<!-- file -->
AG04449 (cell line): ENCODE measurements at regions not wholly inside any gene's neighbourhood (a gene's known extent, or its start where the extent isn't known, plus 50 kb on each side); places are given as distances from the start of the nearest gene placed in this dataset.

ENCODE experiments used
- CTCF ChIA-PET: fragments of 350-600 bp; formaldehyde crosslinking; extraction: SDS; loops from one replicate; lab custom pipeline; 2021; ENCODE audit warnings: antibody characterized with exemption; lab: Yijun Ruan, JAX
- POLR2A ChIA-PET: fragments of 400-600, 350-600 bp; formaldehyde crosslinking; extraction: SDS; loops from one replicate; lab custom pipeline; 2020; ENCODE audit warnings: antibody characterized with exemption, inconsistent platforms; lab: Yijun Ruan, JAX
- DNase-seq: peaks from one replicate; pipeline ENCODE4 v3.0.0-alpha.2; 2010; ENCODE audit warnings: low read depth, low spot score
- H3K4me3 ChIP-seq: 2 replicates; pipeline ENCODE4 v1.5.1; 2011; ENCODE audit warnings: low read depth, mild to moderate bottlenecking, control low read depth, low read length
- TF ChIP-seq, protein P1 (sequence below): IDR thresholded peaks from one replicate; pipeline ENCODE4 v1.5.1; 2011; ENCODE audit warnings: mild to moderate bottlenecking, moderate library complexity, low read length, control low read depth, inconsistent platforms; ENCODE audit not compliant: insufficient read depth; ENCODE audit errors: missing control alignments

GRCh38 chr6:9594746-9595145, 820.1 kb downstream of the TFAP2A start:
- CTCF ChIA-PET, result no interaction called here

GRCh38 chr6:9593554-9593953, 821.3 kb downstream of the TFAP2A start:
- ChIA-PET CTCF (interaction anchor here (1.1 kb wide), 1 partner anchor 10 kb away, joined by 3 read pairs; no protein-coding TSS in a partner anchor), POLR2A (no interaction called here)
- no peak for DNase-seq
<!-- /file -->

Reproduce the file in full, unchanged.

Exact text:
AG04449 (cell line): ENCODE measurements at regions not wholly inside any gene's neighbourhood (a gene's known extent, or its start where the extent isn't known, plus 50 kb on each side); places are given as distances from the start of the nearest gene placed in this dataset.

ENCODE experiments used
- CTCF ChIA-PET: fragments of 350-600 bp; formaldehyde crosslinking; extraction: SDS; loops from one replicate; lab custom pipeline; 2021; ENCODE audit warnings: antibody characterized with exemption; lab: Yijun Ruan, JAX
- POLR2A ChIA-PET: fragments of 400-600, 350-600 bp; formaldehyde crosslinking; extraction: SDS; loops from one replicate; lab custom pipeline; 2020; ENCODE audit warnings: antibody characterized with exemption, inconsistent platforms; lab: Yijun Ruan, JAX
- DNase-seq: peaks from one replicate; pipeline ENCODE4 v3.0.0-alpha.2; 2010; ENCODE audit warnings: low read depth, low spot score
- H3K4me3 ChIP-seq: 2 replicates; pipeline ENCODE4 v1.5.1; 2011; ENCODE audit warnings: low read depth, mild to moderate bottlenecking, control low read depth, low read length
- TF ChIP-seq, protein P1 (sequence below): IDR thresholded peaks from one replicate; pipeline ENCODE4 v1.5.1; 2011; ENCODE audit warnings: mild to moderate bottlenecking, moderate library complexity, low read length, control low read depth, inconsistent platforms; ENCODE audit not compliant: insufficient read depth; ENCODE audit errors: missing control alignments

GRCh38 chr6:9594746-9595145, 820.1 kb downstream of the TFAP2A start:
- CTCF ChIA-PET, result no interaction called here

GRCh38 chr6:9593554-9593953, 821.3 kb downstream of the TFAP2A start:
- ChIA-PET CTCF (interaction anchor here (1.1 kb wide), 1 partner anchor 10 kb away, joined by 3 read pairs; no protein-coding TSS in a partner anchor), POLR2A (no interaction called here)
- no peak for DNase-seq